The intent of the game is to collection information on the human players behavior and how that compares to the computerized agents behavior. The final coalition structure of the game is compared to an ideal output (the core of the games).

The model is suitable to investigate the effects of different characteristics of apprenticeship programmes both in historical and contemporary societies. The model is built considering five societies, using an agent-based simulation model, we identified six main characteristics which impact the success of an apprenticeship programme in a society, which we measured by considering three parameters, namely the number of skilled agents produced by the apprenticeships, programme completion, and the contribution of programmes in the Gross Domestic Income (GDI) of the society. We investigate different definitions for success of an apprenticeship and some hypothetical societies to test some common beliefs about apprenticeships performance. The model also shows the number of unemployed agents given their work-based skills, wages, and the number of small and large companies who participate in training agents. The model enables exploring the impact of parameters, such as initial wages and the number of training years, along with the stated policies on the system.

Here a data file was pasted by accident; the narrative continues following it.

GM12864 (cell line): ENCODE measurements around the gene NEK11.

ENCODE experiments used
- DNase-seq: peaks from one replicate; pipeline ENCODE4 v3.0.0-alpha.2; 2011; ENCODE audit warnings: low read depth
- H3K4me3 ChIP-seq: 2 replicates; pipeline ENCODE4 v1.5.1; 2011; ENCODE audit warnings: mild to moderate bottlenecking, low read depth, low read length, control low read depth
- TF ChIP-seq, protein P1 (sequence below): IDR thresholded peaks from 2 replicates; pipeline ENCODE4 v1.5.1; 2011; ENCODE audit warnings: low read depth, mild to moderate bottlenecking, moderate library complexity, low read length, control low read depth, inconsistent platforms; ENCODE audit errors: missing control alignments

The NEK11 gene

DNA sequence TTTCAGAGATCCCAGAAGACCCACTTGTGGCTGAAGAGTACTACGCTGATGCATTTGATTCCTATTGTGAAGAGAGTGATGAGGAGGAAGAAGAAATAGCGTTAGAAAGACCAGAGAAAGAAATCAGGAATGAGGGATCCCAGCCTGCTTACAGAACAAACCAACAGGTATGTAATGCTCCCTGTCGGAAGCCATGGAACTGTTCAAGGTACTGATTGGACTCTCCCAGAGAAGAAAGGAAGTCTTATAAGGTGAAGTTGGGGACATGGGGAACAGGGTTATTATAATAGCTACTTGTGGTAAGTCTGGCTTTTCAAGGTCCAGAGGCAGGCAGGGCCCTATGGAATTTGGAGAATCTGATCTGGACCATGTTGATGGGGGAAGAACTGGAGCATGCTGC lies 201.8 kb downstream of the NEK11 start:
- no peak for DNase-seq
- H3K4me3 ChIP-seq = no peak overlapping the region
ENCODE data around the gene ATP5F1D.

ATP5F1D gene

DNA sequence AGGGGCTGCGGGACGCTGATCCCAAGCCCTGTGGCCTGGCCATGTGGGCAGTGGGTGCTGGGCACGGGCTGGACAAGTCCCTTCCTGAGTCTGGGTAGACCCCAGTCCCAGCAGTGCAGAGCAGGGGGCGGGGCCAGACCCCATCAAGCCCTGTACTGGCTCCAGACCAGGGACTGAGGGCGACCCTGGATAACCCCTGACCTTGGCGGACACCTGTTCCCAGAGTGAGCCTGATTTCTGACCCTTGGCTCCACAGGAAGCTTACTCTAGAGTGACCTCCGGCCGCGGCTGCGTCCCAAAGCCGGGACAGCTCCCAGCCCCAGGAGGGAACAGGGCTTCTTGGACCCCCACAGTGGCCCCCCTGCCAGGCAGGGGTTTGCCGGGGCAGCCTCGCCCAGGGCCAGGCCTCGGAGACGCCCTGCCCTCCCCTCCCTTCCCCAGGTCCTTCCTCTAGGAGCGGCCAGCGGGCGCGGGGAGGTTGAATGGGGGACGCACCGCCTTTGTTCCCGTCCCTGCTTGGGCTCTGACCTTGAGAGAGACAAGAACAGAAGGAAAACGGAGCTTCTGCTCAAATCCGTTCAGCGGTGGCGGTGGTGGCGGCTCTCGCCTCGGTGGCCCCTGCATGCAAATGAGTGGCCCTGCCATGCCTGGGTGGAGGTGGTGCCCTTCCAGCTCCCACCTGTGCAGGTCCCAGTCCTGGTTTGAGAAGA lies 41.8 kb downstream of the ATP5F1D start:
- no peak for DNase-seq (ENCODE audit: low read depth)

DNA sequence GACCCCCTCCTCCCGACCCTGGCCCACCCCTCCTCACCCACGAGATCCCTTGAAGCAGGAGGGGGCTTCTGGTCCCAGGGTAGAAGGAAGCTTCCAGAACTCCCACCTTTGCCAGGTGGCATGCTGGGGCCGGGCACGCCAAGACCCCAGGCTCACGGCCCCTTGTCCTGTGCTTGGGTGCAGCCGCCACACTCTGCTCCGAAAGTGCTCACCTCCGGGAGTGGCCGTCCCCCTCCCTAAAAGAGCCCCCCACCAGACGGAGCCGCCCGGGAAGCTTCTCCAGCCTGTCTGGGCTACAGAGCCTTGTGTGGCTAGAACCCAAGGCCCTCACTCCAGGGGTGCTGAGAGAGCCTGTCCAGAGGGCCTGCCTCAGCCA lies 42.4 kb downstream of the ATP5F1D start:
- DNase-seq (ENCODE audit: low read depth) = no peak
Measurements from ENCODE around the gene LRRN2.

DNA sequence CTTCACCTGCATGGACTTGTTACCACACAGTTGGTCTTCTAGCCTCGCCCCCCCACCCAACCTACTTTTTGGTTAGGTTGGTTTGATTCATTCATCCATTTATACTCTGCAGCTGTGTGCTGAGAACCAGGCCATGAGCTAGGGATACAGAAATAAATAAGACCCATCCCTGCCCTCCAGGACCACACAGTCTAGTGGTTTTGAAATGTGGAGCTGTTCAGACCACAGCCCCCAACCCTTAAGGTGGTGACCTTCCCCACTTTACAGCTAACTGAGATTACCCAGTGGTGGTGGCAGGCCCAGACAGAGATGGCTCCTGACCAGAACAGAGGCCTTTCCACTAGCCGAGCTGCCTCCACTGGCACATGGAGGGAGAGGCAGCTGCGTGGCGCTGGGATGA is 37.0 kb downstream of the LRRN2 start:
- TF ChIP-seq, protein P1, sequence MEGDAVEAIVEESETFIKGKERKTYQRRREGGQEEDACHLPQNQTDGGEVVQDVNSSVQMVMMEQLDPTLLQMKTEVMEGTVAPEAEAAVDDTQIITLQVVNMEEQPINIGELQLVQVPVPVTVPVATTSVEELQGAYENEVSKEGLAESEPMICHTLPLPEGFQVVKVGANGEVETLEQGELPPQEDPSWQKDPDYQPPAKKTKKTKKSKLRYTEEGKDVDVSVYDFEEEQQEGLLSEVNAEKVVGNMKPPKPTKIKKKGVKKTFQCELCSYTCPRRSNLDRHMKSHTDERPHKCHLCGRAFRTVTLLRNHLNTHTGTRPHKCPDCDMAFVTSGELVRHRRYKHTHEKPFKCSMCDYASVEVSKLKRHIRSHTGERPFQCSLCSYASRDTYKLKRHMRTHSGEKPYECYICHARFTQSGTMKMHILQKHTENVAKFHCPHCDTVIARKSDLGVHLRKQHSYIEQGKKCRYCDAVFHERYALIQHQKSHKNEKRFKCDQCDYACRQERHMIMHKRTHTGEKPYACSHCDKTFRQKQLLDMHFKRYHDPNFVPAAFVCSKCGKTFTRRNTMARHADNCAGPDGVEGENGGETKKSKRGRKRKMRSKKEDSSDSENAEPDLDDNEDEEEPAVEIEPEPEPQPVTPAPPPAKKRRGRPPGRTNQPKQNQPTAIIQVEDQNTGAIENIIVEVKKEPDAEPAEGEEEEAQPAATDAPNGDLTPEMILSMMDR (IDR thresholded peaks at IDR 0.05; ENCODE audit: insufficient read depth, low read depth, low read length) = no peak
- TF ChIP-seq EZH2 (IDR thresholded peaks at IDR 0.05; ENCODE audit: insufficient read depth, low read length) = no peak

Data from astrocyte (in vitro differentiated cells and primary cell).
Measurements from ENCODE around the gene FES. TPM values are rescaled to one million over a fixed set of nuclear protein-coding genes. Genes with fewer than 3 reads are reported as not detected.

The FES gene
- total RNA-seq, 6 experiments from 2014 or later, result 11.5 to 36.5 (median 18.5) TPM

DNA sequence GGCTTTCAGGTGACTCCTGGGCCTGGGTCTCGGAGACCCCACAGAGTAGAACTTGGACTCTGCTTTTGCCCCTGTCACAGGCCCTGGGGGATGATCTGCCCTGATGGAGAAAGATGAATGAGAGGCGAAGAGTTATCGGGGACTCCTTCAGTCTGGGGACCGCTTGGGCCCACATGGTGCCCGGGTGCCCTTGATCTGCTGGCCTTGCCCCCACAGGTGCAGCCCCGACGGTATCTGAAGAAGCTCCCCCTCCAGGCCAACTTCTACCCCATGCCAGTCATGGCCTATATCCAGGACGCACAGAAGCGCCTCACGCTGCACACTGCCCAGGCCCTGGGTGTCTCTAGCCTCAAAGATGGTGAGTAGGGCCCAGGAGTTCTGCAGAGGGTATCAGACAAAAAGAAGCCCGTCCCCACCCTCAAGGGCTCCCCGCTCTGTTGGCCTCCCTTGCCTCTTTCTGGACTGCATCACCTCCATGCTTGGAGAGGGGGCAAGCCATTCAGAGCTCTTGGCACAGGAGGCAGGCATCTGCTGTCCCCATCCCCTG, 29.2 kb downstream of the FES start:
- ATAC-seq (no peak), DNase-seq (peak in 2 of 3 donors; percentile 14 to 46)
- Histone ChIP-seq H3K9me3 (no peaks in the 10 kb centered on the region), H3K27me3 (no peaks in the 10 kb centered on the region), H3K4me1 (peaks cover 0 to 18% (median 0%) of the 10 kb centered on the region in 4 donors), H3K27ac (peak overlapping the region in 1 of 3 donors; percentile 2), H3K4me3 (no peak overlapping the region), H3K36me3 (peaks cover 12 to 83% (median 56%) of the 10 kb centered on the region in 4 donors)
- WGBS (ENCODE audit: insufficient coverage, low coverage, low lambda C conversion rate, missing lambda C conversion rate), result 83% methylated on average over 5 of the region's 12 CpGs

This model simulations social and childcare provision in the UK. Agents within simulated households can decide to provide for informal care, or pay for private care, for their loved ones after they have provided for childcare needs. Agents base these decisions on factors including their own health, employment status, financial resources, relationship to the individual in need and geographical location. This model extends our previous simulations of social care by simulating the impact of childcare demand on social care availability within households, which is known to be a significant constraint on informal care provision.